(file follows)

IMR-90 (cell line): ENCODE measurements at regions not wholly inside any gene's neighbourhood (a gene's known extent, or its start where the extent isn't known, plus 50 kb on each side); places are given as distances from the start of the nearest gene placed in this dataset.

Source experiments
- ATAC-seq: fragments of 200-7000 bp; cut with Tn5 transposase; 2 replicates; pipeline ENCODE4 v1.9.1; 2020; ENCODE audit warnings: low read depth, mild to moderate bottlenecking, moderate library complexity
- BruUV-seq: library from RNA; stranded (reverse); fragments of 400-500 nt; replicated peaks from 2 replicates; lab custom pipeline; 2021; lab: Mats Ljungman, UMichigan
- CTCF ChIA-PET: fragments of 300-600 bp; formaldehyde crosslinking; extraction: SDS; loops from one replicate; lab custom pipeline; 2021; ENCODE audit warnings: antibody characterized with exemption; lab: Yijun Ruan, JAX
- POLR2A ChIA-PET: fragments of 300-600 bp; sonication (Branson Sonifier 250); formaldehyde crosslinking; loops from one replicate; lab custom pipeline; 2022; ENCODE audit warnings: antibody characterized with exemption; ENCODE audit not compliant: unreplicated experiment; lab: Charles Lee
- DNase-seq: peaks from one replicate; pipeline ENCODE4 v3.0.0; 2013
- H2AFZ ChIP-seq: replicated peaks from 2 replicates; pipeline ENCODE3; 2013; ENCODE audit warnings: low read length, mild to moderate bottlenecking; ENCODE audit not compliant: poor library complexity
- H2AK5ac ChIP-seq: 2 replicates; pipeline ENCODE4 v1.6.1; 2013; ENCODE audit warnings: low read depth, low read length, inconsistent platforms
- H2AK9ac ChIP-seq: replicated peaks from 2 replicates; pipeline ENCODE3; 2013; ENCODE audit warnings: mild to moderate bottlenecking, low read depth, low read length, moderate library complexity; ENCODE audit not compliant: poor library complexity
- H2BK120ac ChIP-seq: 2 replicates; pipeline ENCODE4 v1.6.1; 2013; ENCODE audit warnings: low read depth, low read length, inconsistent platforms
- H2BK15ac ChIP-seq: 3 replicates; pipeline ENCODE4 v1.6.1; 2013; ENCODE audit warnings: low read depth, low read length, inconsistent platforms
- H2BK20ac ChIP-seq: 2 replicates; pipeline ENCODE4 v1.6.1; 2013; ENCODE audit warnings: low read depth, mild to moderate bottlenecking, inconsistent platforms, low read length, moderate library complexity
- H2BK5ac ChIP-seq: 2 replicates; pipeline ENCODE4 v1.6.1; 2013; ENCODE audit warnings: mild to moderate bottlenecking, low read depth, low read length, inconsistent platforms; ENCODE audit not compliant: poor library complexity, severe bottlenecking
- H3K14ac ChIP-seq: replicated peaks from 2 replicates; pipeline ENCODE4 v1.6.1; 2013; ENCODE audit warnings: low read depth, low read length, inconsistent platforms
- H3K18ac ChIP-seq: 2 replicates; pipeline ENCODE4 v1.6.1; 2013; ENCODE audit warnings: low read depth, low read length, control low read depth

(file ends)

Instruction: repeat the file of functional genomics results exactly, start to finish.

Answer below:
IMR-90 (cell line): ENCODE measurements at regions not wholly inside any gene's neighbourhood (a gene's known extent, or its start where the extent isn't known, plus 50 kb on each side); places are given as distances from the start of the nearest gene placed in this dataset.

Source experiments
- ATAC-seq: fragments of 200-7000 bp; cut with Tn5 transposase; 2 replicates; pipeline ENCODE4 v1.9.1; 2020; ENCODE audit warnings: low read depth, mild to moderate bottlenecking, moderate library complexity
- BruUV-seq: library from RNA; stranded (reverse); fragments of 400-500 nt; replicated peaks from 2 replicates; lab custom pipeline; 2021; lab: Mats Ljungman, UMichigan
- CTCF ChIA-PET: fragments of 300-600 bp; formaldehyde crosslinking; extraction: SDS; loops from one replicate; lab custom pipeline; 2021; ENCODE audit warnings: antibody characterized with exemption; lab: Yijun Ruan, JAX
- POLR2A ChIA-PET: fragments of 300-600 bp; sonication (Branson Sonifier 250); formaldehyde crosslinking; loops from one replicate; lab custom pipeline; 2022; ENCODE audit warnings: antibody characterized with exemption; ENCODE audit not compliant: unreplicated experiment; lab: Charles Lee
- DNase-seq: peaks from one replicate; pipeline ENCODE4 v3.0.0; 2013
- H2AFZ ChIP-seq: replicated peaks from 2 replicates; pipeline ENCODE3; 2013; ENCODE audit warnings: low read length, mild to moderate bottlenecking; ENCODE audit not compliant: poor library complexity
- H2AK5ac ChIP-seq: 2 replicates; pipeline ENCODE4 v1.6.1; 2013; ENCODE audit warnings: low read depth, low read length, inconsistent platforms
- H2AK9ac ChIP-seq: replicated peaks from 2 replicates; pipeline ENCODE3; 2013; ENCODE audit warnings: mild to moderate bottlenecking, low read depth, low read length, moderate library complexity; ENCODE audit not compliant: poor library complexity
- H2BK120ac ChIP-seq: 2 replicates; pipeline ENCODE4 v1.6.1; 2013; ENCODE audit warnings: low read depth, low read length, inconsistent platforms
- H2BK15ac ChIP-seq: 3 replicates; pipeline ENCODE4 v1.6.1; 2013; ENCODE audit warnings: low read depth, low read length, inconsistent platforms
- H2BK20ac ChIP-seq: 2 replicates; pipeline ENCODE4 v1.6.1; 2013; ENCODE audit warnings: low read depth, mild to moderate bottlenecking, inconsistent platforms, low read length, moderate library complexity
- H2BK5ac ChIP-seq: 2 replicates; pipeline ENCODE4 v1.6.1; 2013; ENCODE audit warnings: mild to moderate bottlenecking, low read depth, low read length, inconsistent platforms; ENCODE audit not compliant: poor library complexity, severe bottlenecking
- H3K14ac ChIP-seq: replicated peaks from 2 replicates; pipeline ENCODE4 v1.6.1; 2013; ENCODE audit warnings: low read depth, low read length, inconsistent platforms
- H3K18ac ChIP-seq: 2 replicates; pipeline ENCODE4 v1.6.1; 2013; ENCODE audit warnings: low read depth, low read length, control low read depth